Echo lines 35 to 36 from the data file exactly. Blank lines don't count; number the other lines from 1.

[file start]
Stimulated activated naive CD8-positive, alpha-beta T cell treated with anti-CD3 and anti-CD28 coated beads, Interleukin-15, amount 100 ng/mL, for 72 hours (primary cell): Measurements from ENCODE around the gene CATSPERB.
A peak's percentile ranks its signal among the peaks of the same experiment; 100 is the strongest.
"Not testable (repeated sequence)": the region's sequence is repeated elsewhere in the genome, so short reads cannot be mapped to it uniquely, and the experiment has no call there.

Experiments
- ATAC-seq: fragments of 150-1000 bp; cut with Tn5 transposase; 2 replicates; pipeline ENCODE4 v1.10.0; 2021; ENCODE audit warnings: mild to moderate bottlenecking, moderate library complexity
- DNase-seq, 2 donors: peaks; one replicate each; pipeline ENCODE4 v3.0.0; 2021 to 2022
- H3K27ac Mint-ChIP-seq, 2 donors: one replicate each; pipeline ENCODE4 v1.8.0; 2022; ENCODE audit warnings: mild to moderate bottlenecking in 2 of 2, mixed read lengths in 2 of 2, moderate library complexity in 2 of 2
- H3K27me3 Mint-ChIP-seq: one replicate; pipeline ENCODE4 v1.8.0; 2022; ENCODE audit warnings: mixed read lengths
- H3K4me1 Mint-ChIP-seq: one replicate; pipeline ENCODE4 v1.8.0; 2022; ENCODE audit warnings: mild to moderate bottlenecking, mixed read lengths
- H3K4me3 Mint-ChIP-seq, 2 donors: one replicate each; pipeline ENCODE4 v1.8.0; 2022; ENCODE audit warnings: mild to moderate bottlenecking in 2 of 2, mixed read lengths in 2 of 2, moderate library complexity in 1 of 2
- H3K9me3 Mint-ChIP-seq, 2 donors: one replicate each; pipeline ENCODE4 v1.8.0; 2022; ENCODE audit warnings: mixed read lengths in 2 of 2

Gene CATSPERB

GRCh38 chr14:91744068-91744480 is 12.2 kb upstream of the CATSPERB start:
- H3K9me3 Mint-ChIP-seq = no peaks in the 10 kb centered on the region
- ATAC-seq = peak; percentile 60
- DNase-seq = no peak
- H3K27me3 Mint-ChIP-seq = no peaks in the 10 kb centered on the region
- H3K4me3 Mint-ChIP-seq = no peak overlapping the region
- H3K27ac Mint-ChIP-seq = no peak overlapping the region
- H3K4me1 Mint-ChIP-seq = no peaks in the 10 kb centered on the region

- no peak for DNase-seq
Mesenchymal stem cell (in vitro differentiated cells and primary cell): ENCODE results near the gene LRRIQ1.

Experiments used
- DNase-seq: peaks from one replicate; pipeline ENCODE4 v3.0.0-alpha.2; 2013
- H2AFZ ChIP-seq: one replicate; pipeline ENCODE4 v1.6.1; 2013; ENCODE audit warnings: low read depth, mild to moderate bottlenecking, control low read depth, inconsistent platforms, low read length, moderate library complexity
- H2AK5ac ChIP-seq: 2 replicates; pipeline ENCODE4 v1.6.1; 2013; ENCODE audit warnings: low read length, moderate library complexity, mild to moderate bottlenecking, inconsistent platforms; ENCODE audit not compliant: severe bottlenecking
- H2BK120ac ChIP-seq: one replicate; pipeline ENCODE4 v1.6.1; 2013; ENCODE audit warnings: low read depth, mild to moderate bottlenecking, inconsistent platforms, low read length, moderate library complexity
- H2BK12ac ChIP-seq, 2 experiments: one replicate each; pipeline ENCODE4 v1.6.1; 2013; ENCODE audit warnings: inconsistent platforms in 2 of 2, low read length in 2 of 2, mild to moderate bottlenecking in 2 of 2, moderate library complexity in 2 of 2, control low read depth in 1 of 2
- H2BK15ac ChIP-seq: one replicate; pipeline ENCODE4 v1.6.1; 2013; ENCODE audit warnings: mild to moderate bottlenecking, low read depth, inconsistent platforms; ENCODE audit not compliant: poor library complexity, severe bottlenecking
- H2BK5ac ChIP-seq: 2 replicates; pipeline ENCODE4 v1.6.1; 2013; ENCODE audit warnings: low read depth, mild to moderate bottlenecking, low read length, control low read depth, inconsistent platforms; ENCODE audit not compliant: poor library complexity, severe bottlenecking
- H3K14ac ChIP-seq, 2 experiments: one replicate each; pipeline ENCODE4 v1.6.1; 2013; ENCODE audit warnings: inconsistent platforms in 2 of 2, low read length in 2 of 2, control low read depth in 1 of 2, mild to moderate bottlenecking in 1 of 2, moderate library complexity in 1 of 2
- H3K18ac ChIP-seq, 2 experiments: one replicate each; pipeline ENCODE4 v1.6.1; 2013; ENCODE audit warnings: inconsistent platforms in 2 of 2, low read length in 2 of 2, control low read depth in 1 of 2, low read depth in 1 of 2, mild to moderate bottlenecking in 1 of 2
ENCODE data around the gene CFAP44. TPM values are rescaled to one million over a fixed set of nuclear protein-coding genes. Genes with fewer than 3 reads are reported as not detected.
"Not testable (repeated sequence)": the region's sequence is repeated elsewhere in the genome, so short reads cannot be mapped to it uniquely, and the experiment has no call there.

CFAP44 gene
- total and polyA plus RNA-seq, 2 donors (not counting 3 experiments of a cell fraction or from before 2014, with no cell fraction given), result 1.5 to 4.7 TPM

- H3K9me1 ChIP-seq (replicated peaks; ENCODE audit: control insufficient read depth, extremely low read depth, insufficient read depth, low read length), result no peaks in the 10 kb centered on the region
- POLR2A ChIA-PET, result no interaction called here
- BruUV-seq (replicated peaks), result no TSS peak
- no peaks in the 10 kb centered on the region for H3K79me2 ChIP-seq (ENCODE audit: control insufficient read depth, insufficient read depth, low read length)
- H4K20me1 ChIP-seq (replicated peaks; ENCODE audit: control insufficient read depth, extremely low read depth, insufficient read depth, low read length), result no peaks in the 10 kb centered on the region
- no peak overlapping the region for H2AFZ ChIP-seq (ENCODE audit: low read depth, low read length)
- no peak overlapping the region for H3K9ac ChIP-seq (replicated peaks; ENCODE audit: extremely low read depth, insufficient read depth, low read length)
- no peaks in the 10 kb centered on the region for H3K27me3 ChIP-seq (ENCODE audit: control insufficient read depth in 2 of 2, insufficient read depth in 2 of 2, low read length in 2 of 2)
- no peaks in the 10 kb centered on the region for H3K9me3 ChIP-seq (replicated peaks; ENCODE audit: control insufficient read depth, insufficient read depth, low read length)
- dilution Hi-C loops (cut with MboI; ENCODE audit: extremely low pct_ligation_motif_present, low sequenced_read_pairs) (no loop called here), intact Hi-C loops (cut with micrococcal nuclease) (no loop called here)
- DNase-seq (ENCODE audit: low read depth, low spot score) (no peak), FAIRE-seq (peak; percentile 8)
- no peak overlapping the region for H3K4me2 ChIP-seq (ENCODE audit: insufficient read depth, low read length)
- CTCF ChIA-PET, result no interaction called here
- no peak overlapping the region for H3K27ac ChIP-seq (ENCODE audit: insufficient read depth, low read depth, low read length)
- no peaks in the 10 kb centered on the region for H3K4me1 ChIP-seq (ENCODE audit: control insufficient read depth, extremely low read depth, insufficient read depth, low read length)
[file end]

CFAP44 gene
- total and polyA plus RNA-seq, 2 donors (not counting 3 experiments of a cell fraction or from before 2014, with no cell fraction given), result 1.5 to 4.7 TPM